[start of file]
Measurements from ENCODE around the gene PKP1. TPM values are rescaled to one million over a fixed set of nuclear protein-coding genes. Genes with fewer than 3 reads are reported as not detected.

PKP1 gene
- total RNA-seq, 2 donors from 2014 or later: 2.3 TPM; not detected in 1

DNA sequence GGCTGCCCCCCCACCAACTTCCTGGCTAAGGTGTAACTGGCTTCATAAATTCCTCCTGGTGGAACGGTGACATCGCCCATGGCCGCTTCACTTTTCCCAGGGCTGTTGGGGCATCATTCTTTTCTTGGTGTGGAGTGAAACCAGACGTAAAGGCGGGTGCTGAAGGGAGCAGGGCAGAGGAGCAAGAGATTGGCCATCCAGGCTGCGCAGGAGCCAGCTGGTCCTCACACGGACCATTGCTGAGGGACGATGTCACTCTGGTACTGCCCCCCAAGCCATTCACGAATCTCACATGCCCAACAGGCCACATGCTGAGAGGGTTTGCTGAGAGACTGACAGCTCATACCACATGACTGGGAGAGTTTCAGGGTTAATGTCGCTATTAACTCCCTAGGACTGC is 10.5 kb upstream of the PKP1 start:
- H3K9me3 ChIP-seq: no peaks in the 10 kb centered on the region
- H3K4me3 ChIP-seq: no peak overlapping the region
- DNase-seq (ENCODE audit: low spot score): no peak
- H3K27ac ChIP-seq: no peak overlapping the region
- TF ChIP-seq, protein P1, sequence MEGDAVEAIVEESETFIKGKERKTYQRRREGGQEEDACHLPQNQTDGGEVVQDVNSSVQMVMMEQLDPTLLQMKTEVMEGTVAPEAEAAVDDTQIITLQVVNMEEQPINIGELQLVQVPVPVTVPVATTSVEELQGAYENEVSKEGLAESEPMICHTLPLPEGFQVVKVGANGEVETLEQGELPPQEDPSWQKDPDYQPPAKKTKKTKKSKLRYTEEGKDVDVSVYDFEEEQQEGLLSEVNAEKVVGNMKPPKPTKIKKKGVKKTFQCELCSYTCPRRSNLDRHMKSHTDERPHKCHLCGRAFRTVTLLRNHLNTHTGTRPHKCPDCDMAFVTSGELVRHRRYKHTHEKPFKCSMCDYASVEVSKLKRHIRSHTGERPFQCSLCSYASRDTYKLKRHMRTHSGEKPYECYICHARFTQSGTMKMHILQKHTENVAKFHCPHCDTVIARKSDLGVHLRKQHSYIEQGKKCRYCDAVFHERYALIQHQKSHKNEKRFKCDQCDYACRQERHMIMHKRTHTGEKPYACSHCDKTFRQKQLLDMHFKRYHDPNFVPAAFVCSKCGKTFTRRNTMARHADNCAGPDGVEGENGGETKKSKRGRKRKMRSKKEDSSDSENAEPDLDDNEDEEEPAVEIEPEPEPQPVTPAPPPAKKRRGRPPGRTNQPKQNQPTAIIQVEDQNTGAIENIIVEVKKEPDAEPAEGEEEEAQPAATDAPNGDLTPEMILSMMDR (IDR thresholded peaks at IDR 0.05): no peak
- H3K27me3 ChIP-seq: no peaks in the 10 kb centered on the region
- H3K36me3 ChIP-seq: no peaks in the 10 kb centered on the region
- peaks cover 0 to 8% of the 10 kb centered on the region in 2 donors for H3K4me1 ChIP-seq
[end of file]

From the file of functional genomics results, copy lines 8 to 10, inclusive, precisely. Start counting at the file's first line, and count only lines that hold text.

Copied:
- H3K27ac ChIP-seq: no peak overlapping the region
- TF ChIP-seq, protein P1, sequence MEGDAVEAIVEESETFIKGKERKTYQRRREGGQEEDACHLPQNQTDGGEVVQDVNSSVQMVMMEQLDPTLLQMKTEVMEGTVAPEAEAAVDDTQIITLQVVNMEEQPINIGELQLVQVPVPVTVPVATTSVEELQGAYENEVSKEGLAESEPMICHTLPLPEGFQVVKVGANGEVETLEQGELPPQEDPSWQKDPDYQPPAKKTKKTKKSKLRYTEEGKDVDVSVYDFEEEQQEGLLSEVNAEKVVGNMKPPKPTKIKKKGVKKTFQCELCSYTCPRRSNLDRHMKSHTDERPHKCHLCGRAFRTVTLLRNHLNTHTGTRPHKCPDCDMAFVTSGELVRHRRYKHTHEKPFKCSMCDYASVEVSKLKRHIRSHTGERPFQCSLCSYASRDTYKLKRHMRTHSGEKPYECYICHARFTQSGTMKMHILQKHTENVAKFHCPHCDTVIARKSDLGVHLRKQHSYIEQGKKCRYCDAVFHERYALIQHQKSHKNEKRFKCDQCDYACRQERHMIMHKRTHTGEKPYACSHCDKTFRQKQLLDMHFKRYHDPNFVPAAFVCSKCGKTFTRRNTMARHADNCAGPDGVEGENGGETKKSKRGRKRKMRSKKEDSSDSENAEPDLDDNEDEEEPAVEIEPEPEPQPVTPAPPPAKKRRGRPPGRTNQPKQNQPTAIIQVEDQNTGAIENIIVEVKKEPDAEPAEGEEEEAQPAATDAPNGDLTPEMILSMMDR (IDR thresholded peaks at IDR 0.05): no peak
- H3K27me3 ChIP-seq: no peaks in the 10 kb centered on the region